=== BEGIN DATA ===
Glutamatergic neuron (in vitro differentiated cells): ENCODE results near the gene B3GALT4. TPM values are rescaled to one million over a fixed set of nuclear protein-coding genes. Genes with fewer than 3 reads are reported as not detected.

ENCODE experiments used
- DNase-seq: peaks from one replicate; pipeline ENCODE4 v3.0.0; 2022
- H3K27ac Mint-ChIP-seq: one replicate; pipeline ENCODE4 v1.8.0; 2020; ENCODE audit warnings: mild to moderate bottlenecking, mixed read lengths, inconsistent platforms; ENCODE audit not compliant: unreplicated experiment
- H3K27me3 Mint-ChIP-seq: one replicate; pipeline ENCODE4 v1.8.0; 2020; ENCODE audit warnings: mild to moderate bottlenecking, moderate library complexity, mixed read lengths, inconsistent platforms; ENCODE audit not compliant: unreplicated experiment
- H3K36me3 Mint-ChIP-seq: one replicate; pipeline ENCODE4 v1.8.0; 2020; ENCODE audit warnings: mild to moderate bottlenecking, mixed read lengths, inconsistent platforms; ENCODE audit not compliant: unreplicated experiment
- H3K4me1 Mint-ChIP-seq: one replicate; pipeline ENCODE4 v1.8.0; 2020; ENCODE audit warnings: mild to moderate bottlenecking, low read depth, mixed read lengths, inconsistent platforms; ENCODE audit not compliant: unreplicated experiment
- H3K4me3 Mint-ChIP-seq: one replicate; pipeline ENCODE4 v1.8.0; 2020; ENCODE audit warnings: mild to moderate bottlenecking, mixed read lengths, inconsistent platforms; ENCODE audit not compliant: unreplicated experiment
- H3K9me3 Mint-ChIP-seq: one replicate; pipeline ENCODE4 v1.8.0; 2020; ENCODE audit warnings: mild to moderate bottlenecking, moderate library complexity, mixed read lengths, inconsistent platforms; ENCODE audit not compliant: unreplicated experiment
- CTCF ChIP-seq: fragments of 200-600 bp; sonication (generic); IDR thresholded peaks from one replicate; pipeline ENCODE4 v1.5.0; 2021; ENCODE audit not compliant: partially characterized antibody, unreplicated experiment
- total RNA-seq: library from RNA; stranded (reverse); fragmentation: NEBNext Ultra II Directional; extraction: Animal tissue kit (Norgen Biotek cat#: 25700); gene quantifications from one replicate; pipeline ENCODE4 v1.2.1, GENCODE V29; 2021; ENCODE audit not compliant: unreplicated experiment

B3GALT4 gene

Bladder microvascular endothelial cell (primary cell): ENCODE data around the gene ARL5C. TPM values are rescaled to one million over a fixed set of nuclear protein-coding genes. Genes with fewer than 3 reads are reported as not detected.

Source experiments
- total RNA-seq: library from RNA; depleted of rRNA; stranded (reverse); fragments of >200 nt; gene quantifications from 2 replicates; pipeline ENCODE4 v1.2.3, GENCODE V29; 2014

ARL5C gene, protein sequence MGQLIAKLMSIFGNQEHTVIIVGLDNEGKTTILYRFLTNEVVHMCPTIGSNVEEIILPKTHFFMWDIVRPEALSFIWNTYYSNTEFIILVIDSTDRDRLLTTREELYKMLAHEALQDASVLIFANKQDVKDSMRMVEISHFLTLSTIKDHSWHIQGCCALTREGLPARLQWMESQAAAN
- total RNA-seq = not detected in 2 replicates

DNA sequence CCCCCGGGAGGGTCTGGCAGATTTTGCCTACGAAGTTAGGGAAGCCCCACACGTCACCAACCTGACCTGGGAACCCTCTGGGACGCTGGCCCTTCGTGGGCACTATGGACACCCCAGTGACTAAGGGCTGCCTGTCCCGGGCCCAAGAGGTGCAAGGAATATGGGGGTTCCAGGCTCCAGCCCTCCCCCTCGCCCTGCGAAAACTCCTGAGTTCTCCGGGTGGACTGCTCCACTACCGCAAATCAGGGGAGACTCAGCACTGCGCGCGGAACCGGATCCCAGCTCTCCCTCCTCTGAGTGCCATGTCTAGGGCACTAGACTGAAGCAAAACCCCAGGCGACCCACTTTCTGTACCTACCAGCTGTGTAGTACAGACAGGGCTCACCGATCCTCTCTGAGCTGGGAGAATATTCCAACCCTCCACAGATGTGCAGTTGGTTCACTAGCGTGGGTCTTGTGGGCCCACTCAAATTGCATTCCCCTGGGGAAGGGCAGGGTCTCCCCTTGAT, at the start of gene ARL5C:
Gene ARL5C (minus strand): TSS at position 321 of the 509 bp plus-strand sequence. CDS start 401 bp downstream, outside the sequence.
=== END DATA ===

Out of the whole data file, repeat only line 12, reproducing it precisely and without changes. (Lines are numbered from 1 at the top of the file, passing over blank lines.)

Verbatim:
B3GALT4 gene